By “Awake!” correspondent in the Philippines
IN THE Bible it states that those making up the “great crowd” praising God come out of “all nations and tribes and peoples and tongues.” (Rev. 7:9) One of the “tongues” that is providing fulfillment to that prophecy is the Filipino language called Tagalog (pronounced Ta·gaʹlog). Maybe you have never heard of this tongue, but since it is now becoming very important in the Philippine Republic, it would be good to introduce you to it.
If any country could be said to have a language problem, the Philippine Republic is it! Among a population of about forty million, there are more than eighty different languages in constant use, and some of these are themselves broken up into a number of dialects.
Tagalog is spoken by several million people who live mostly in the provinces of Central Luzon, the largest island in the northern Philippines. However, it is being developed into a national language called Pilipino, and by means of education in the schools, production of films and television shows, the government is encouraging everyone to learn and use this at least as a second language. Why? So as to solve the fragmentation in the country, with all the misunderstandings and administrative problems that this involves.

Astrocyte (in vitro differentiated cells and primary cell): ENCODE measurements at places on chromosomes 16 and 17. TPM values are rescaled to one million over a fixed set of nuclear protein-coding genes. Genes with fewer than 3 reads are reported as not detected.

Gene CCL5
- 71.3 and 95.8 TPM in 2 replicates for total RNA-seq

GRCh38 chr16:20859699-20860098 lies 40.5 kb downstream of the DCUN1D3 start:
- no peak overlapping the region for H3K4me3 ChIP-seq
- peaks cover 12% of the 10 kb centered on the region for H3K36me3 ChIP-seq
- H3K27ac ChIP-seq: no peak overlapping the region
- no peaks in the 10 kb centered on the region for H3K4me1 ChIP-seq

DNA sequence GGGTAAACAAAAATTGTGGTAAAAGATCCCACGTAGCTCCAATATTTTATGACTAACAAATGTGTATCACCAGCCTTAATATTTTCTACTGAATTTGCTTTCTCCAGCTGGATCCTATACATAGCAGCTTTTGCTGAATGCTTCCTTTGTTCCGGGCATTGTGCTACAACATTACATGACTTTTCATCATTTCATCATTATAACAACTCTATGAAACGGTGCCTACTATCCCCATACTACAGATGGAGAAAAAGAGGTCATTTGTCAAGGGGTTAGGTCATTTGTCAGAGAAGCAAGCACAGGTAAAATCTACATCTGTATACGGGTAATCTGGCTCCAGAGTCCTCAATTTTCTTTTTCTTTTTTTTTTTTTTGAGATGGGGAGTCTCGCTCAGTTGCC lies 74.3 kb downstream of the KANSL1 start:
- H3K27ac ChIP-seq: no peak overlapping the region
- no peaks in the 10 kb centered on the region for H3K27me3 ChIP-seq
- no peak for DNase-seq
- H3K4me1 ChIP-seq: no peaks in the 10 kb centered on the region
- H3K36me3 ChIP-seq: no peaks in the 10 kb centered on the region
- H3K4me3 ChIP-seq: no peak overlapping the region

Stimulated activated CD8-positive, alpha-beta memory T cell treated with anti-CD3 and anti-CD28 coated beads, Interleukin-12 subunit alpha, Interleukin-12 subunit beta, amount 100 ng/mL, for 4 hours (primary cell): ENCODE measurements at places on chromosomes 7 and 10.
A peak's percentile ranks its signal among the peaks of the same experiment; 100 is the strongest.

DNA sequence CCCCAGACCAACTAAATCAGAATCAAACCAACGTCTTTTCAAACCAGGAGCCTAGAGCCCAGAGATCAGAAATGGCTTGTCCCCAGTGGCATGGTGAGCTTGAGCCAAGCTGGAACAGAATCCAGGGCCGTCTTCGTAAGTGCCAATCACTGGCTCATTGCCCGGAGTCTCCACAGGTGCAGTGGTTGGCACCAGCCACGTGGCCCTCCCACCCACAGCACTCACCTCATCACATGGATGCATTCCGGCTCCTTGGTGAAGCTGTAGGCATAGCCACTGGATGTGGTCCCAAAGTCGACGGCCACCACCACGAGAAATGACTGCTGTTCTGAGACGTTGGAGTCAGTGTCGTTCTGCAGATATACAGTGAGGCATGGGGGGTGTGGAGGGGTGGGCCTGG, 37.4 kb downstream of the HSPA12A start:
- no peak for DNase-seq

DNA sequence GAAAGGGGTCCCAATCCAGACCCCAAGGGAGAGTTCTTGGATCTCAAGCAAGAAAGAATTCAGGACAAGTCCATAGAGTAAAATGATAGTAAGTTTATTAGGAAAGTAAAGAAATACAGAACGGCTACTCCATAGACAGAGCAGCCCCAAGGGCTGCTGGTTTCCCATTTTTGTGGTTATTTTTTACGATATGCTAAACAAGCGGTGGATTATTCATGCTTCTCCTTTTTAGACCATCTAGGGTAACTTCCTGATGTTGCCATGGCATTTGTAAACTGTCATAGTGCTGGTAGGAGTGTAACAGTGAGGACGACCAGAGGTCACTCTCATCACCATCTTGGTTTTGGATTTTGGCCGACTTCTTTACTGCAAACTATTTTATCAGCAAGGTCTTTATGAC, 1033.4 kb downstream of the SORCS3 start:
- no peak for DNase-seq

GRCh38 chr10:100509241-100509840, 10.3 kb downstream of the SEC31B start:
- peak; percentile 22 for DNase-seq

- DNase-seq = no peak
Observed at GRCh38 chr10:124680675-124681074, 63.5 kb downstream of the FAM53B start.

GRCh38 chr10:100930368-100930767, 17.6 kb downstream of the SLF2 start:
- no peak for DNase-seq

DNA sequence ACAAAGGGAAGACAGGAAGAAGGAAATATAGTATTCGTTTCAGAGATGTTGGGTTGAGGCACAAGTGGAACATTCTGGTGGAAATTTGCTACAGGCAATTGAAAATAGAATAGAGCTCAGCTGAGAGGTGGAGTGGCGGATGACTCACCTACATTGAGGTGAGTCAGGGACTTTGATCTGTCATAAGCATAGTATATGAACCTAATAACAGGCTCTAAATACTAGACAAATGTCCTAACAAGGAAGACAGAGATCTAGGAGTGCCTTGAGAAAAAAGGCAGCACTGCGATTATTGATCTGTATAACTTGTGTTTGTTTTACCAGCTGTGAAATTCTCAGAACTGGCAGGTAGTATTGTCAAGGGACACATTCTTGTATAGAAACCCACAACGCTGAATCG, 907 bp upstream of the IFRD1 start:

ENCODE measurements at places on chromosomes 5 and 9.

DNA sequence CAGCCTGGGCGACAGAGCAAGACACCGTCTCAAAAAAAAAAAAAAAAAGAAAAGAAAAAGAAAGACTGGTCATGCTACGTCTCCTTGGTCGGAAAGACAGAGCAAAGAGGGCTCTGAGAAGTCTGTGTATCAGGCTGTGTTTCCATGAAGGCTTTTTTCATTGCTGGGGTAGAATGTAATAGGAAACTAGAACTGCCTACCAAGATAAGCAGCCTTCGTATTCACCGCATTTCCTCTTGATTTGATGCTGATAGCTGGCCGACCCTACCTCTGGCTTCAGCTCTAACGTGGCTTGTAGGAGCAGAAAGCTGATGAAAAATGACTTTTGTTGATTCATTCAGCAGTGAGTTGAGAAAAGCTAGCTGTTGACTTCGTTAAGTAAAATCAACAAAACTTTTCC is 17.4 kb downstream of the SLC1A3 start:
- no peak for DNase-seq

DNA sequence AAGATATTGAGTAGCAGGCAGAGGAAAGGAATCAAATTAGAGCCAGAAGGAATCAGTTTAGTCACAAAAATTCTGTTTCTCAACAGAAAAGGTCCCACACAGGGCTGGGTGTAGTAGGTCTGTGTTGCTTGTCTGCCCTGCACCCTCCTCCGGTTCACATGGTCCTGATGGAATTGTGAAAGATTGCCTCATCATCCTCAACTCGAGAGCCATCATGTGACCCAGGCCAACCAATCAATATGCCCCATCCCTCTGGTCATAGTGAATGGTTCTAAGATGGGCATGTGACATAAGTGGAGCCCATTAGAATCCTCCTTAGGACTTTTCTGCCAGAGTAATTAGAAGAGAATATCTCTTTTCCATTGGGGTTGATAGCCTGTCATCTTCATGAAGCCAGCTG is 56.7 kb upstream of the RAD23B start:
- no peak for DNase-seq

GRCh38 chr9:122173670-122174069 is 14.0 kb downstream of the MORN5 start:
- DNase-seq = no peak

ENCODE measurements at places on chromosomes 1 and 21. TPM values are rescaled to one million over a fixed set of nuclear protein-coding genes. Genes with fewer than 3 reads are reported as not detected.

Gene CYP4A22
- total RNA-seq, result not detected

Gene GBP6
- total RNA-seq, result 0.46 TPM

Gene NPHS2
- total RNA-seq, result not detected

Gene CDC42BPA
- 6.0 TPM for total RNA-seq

Tagalog, along with all other major dialects in the Philippines, belongs to what is called the “Malayo-Polynesian” group of languages. In addition, it is agglutinative, which means that it is composed of a number of “root” words, which are given added meaning by joining syllables to them. For example, the root word awit, meaning “song,” can appear as mang-aawit (singer), umawit (to sing), awitan (to be sung to), mag-awitan (to sing together), and so forth. According to a recently produced dictionary,a with the help of these roots and additions, you can make a vocabulary of literally millions of words.
Interesting to the foreigner are the differences between Tagalog and Western languages. For example, in everyday things Tagalog is often much more specific than English. Thus, English has one word for rice, which takes it all the way from the field to the table. But in Tagalog, rice in the field is palay, while in the kitchen, before cooking, it is bigas. If you boil it, it becomes kanin, while if you then go ahead and fry it, it is called sinangag. Tagalog is also quite specific as to how things are carried. If you carry a case or a book bag, the word you use would designate whether you carry it in your hand, on your shoulder, on your head, in the arms, or under the arm.